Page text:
Are Black Coaches Getting More Play in College Football?

November 12, 2010

by Dr. Boyce Watkins, Syracuse UniversityScholarship in Action 

A new report released by the Institute for Diversity and Ethics in Sport at The University of Central Florida presents a mixed bag of evidence when it comes to the progress of people of color within college football. The report found that 15 college football head coaches of FBS (Football Bowl Subdivision) schools are African American (out of 120), but that there is still a great deal of room for improvement in other important positions within athletic departments. To date, 100 percent of conference commissioners, 93 percent of college presidents and 88 percent of athletic directors are white. Also, quite a few universities that earn millions from black athletes are reluctant to hire or tenure African American professors, especially in business and the sciences.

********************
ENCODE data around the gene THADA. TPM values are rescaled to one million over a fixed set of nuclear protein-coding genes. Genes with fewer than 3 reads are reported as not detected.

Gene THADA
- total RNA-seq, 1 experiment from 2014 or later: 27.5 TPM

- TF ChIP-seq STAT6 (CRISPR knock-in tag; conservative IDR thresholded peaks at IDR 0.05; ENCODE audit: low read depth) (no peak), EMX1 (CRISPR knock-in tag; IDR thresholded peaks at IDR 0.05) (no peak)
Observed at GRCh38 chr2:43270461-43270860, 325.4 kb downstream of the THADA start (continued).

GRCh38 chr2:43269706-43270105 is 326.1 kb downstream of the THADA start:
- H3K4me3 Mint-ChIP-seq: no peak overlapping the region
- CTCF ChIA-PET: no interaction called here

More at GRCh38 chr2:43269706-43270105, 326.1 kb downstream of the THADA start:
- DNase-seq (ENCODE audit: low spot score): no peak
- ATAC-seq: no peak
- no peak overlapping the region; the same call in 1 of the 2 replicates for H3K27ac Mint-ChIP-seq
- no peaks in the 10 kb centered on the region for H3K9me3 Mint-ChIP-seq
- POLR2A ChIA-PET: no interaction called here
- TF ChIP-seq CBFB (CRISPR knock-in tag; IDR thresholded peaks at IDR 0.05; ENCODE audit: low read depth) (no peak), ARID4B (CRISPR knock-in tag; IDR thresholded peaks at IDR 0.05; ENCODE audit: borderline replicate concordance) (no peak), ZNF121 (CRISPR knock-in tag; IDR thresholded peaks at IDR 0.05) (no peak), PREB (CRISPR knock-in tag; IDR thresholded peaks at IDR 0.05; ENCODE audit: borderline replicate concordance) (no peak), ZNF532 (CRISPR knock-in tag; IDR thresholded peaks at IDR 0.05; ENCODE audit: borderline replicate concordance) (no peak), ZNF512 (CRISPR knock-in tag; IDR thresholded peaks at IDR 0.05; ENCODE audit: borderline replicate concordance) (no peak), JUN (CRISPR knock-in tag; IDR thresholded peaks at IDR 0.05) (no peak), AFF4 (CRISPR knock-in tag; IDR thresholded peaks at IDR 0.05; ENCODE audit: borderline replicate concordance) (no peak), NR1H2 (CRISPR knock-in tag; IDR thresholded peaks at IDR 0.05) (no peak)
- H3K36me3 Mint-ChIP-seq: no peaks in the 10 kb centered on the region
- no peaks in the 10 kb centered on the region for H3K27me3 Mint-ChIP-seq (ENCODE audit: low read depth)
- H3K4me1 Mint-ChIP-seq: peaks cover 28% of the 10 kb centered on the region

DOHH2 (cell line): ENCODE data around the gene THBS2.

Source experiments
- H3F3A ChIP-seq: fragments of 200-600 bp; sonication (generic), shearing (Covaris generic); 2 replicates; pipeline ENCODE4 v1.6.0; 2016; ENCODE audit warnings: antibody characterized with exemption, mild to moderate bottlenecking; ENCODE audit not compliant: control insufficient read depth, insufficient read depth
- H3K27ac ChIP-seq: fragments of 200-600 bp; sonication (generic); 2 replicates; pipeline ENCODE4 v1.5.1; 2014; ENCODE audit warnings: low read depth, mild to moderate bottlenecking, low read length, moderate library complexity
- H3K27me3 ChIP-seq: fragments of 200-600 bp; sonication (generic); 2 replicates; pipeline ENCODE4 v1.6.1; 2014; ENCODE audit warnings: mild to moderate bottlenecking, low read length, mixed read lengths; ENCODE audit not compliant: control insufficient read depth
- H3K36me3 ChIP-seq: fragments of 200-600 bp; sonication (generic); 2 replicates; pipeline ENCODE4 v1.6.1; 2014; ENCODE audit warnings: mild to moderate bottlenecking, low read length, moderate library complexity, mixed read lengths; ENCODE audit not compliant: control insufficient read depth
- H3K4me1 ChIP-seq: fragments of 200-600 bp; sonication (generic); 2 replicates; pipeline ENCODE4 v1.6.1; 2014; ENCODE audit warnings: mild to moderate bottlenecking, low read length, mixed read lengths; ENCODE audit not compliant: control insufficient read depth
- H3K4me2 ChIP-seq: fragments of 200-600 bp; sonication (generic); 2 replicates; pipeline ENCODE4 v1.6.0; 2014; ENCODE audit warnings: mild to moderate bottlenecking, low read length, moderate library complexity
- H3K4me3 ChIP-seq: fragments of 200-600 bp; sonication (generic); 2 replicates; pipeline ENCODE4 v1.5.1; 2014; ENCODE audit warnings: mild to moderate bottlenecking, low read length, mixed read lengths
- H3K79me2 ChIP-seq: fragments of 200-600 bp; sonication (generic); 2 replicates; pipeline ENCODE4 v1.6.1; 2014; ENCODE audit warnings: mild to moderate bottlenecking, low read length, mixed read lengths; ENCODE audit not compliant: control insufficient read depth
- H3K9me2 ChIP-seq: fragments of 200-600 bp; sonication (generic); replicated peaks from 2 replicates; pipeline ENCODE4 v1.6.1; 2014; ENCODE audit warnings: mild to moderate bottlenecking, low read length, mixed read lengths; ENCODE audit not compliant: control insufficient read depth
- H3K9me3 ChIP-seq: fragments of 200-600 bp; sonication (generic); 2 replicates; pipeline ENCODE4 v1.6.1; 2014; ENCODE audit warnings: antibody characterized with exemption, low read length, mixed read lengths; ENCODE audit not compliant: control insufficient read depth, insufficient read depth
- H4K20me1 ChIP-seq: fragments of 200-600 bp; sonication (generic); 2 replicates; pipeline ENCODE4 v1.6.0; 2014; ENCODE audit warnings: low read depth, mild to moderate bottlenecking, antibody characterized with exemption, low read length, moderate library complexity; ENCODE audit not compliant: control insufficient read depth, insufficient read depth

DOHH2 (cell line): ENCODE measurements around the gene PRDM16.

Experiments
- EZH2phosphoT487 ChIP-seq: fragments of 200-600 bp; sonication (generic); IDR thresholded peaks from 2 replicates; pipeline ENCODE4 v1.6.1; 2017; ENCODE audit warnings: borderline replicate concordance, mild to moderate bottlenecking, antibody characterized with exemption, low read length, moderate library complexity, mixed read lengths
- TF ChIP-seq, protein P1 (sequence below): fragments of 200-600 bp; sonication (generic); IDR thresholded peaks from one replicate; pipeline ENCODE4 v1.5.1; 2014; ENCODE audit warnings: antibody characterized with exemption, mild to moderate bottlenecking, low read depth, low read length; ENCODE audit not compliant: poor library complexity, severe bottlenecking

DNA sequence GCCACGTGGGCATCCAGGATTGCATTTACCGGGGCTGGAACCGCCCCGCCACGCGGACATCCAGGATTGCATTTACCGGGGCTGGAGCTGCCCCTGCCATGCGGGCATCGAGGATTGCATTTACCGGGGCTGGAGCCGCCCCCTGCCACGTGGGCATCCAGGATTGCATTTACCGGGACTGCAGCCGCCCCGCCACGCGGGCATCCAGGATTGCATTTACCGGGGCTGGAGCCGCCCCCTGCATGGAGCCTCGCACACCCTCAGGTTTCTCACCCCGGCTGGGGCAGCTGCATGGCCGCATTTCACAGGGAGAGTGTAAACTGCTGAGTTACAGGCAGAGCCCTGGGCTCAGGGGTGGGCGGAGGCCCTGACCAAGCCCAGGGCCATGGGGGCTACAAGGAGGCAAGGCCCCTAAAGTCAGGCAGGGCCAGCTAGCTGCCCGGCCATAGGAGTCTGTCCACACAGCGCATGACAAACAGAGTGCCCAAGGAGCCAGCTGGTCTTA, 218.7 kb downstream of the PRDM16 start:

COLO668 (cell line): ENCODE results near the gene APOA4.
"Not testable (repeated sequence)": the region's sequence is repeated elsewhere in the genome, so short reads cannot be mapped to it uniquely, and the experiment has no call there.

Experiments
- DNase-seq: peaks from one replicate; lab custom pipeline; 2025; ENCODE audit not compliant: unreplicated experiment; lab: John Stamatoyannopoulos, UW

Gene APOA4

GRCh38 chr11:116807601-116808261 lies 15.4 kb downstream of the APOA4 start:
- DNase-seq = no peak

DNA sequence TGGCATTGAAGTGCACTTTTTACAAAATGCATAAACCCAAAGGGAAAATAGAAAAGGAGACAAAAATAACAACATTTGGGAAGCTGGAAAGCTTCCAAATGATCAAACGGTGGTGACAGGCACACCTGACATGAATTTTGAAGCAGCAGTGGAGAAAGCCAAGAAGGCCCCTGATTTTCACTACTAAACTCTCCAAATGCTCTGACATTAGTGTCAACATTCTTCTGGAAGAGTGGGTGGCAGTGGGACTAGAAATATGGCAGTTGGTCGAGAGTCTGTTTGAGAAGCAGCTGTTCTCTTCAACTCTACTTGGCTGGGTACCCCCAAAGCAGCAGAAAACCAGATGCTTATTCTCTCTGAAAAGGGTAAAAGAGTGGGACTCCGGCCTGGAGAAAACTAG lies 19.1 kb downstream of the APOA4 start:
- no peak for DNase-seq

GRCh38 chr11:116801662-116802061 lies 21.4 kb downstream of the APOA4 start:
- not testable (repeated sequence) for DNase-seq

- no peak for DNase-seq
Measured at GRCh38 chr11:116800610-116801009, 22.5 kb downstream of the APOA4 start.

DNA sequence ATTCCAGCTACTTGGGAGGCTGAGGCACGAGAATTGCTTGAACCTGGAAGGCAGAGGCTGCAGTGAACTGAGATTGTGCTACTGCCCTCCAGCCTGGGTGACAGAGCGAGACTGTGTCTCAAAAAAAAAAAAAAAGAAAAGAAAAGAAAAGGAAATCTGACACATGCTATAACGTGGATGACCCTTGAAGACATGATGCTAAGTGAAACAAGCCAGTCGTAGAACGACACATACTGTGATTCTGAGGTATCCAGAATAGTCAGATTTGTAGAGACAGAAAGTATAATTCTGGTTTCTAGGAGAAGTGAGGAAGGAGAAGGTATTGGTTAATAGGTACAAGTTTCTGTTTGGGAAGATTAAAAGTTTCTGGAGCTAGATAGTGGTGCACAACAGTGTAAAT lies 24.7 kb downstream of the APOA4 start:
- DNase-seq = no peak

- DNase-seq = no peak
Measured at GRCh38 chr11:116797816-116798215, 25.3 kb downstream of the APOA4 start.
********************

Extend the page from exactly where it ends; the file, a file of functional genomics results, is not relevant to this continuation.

From 1979 – 2002, a total of 19 full-time head coaches were hired in college football. But in the last two years, 10 have been hired. This shows that there are some campuses making some effort to hire more black coaches. The numbers represent progress in the NCAA, a league that is less interested in hiring African Americans than it is in exploiting them. As it stands, most of the thousands of black athletes in college football are never going be head coaches. Also, the vast majority of those athletes will never reach the NFL. Therefore, the greatest crime of collegiate athletics is that most of these universities are not educating the players properly.

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